This week's contest answer is an unnerving event that occurs five times in this puzzle. E-mail it to me at crosswordcontest@gmail.com by Tuesday at noon ET. Please put the contest answer in the subject line of your e-mail.

To print the puzzle out, click on the image below and hit "print" on your browser. To solve using Across Lite download the free software here, then join the Google Group (903 members now!) here.



Solve well, and be not led astray by words intended to deceive.

10/2/09

MGWCC #070 -- HELL MONTH PUZZLE #1 -- Friday, Oct. 2, 2009 -- "Black-Hearted"

HELL MONTH HAS BEGUN...

The days grow shorter, the temperature lowers, the evening skies assume a foreboding air -- this is nature's way at this point in the cycle.

They start showing horror movies on TV, someone makes you go to a corn maze, and Hell Month begins at MGWCC, five freaky Fridays of creepy-crawly cruciverbalism -- this is humanity's way at this point in the cycle.

If you dare to know more, seek details below. Many will enter Hell Month...but few will ultimately survive.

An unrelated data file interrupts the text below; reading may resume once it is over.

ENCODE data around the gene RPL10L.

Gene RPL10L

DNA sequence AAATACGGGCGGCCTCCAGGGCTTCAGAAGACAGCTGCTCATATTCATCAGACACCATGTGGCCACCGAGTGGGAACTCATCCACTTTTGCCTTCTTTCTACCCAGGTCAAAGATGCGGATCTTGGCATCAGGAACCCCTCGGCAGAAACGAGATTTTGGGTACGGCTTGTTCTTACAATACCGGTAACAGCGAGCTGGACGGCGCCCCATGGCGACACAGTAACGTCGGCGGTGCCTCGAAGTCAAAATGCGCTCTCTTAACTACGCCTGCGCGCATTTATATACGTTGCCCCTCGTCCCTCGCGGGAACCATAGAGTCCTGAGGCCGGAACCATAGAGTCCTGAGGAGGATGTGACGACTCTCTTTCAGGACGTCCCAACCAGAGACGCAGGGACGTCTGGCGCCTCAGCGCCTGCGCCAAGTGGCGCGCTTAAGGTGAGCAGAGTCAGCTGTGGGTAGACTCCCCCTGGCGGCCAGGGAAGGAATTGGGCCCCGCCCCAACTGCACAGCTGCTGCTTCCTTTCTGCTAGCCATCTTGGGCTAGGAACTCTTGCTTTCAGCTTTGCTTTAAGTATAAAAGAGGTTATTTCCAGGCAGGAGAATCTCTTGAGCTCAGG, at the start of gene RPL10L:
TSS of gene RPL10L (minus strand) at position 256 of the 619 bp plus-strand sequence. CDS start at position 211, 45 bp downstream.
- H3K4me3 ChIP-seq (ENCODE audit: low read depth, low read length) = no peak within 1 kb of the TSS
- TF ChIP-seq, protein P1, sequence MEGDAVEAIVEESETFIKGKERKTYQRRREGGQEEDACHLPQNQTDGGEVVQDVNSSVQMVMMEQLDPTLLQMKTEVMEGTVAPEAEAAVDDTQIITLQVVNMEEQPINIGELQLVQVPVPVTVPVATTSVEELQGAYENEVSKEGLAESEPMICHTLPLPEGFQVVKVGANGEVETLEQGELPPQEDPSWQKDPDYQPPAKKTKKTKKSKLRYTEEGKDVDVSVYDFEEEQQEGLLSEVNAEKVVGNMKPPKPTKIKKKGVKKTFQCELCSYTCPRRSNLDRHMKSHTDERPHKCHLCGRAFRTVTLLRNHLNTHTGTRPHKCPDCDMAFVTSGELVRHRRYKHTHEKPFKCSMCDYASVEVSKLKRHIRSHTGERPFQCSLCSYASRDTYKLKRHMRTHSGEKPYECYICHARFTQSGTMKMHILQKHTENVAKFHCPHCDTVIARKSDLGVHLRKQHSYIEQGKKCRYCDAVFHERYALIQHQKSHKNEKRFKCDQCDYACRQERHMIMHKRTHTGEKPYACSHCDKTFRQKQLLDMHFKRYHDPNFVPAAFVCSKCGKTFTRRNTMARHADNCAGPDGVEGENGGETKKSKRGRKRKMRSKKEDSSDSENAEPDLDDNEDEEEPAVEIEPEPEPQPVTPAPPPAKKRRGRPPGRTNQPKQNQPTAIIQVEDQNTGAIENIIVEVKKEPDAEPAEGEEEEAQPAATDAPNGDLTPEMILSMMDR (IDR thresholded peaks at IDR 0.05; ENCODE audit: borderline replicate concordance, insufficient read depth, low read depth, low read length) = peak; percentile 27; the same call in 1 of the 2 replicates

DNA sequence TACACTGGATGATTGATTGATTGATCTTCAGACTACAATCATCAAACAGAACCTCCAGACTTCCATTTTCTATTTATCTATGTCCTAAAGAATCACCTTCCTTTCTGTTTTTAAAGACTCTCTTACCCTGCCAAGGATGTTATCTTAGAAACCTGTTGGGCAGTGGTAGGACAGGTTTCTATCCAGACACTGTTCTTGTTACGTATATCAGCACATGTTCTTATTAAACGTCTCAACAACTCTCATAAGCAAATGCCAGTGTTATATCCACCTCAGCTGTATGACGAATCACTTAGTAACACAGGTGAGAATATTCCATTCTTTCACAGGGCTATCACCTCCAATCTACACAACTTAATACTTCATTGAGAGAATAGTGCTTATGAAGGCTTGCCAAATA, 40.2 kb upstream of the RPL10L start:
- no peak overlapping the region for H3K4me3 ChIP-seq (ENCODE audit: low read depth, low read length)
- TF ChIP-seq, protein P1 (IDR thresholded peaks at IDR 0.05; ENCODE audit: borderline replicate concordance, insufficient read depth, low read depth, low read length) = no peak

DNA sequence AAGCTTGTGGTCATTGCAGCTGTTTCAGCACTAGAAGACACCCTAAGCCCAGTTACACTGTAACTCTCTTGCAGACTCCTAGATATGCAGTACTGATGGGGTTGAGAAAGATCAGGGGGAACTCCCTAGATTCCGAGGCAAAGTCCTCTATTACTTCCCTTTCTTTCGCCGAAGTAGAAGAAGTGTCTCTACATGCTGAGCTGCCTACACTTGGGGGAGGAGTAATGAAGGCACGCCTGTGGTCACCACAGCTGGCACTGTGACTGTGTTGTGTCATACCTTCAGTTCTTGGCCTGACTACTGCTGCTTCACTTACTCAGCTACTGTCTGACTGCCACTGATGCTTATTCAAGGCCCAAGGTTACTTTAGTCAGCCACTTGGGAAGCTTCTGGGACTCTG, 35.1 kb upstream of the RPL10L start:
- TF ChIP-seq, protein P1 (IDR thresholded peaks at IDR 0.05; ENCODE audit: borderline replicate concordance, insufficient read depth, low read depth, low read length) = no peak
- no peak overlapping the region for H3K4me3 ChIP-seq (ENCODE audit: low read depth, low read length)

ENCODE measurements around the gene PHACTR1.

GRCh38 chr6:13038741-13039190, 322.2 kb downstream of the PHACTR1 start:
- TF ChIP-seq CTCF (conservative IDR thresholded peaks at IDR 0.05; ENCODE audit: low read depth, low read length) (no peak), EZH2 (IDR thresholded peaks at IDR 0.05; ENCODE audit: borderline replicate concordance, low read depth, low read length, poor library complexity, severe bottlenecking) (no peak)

LAST WEEK'S RESULTS:



No theme or meta in last week's puzzle, just a pre-Hell Month palate-cleansing themeless before I make you wish I'd never been born. But there was a contest: who could come up with the best replacement for the dull and negative term "themeless crossword," hopefully stressing lively vocabulary over themelessness?

I'll divide these into three categories: 1) FUNNY BUT NO: entries that are cute or clever but not gonna replace "themeless crossword"; 2) VERY NICE: entries that were serious contenders for the prize; and 3) YOU WIN: our winning entry.

FUNNY BUT NO:

Soulfill
Thematically Challenged
Seinfeld (i.e., a crossword about nothing)
Walden (after Byron Walden)
Naked crossword
Fillocentric
THE ME-LESS crossword ("less ego involved in theme entries")
Solely lexis (I think this is a pun on "solar plexus" but not sure)
Hypothemia

VERY NICE:

Showcase crosswords
Maverick
Free-range

YOU WIN:

"Freestyle crosswords."

Simple, gets the idea across, sounds like you're out tearing up a ski slope instead of hunched over a laptop -- and the new term "freestyle crossword" has entered the American lexicon.

Only 35 Google hits for the phrase. Thought I had found a puzzle book author who'd anticipated our neologism, but it turns out that what one Robert Osborne is calling "freestyle crosswords" is what we call "skeletal crosswords":

http://www.amazon.com/Classic-Movie-Crosswords-Turner-Movies/dp/0811870936/ref=sr_1_1?ie=UTF8&s=books&qid=1249585963&sr=8-1